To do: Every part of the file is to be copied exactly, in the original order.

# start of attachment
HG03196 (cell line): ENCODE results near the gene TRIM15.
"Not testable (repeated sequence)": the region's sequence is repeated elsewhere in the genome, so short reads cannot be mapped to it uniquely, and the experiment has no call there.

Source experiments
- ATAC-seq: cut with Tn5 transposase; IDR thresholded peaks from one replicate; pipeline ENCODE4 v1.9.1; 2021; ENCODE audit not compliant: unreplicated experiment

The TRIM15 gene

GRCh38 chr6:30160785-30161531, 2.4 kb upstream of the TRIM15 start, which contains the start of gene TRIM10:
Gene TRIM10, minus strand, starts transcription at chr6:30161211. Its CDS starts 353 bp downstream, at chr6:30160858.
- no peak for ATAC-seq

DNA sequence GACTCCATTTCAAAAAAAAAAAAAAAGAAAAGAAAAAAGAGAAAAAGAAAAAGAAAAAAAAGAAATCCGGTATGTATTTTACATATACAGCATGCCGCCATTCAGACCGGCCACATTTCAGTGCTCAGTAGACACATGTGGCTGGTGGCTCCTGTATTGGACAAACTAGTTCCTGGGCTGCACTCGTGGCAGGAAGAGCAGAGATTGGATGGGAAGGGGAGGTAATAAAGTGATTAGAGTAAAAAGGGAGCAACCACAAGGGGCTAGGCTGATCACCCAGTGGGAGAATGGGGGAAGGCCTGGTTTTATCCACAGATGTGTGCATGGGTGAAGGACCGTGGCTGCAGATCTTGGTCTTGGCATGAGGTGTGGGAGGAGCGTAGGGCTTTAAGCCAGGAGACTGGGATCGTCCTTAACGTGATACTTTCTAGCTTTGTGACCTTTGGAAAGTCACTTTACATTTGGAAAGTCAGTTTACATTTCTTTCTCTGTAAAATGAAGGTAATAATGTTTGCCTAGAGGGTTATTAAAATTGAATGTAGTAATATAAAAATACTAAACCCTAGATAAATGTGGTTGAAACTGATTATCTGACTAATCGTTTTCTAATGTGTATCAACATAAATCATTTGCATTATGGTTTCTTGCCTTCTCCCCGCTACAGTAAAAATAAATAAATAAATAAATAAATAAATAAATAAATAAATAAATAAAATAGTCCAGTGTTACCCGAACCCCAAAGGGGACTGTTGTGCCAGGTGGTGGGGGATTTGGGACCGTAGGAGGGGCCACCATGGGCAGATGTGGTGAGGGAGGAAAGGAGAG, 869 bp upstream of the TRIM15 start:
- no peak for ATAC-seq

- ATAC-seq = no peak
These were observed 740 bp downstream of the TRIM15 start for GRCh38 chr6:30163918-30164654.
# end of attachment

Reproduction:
HG03196 (cell line): ENCODE results near the gene TRIM15.
"Not testable (repeated sequence)": the region's sequence is repeated elsewhere in the genome, so short reads cannot be mapped to it uniquely, and the experiment has no call there.

Source experiments
- ATAC-seq: cut with Tn5 transposase; IDR thresholded peaks from one replicate; pipeline ENCODE4 v1.9.1; 2021; ENCODE audit not compliant: unreplicated experiment

The TRIM15 gene

GRCh38 chr6:30160785-30161531, 2.4 kb upstream of the TRIM15 start, which contains the start of gene TRIM10:
Gene TRIM10, minus strand, starts transcription at chr6:30161211. Its CDS starts 353 bp downstream, at chr6:30160858.
- no peak for ATAC-seq

DNA sequence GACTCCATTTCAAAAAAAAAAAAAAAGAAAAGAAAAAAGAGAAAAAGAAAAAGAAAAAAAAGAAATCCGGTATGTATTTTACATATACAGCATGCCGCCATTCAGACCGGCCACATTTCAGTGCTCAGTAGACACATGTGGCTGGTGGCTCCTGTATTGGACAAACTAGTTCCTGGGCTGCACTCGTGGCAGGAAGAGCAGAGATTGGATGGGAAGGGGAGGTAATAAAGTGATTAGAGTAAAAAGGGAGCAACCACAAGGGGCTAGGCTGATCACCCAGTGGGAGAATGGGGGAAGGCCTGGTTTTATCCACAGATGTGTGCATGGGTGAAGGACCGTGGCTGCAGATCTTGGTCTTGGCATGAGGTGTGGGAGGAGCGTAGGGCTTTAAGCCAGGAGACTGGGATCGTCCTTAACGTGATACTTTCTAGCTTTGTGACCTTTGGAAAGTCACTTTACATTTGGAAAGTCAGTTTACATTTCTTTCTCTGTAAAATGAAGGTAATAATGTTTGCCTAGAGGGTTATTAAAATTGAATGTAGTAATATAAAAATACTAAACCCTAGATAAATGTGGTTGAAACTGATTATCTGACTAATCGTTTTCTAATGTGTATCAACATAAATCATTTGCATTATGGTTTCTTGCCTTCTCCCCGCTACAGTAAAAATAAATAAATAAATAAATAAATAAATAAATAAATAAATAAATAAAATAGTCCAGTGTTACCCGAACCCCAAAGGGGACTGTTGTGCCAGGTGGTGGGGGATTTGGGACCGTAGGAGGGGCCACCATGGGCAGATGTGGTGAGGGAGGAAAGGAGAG, 869 bp upstream of the TRIM15 start:
- no peak for ATAC-seq

- ATAC-seq = no peak
These were observed 740 bp downstream of the TRIM15 start for GRCh38 chr6:30163918-30164654.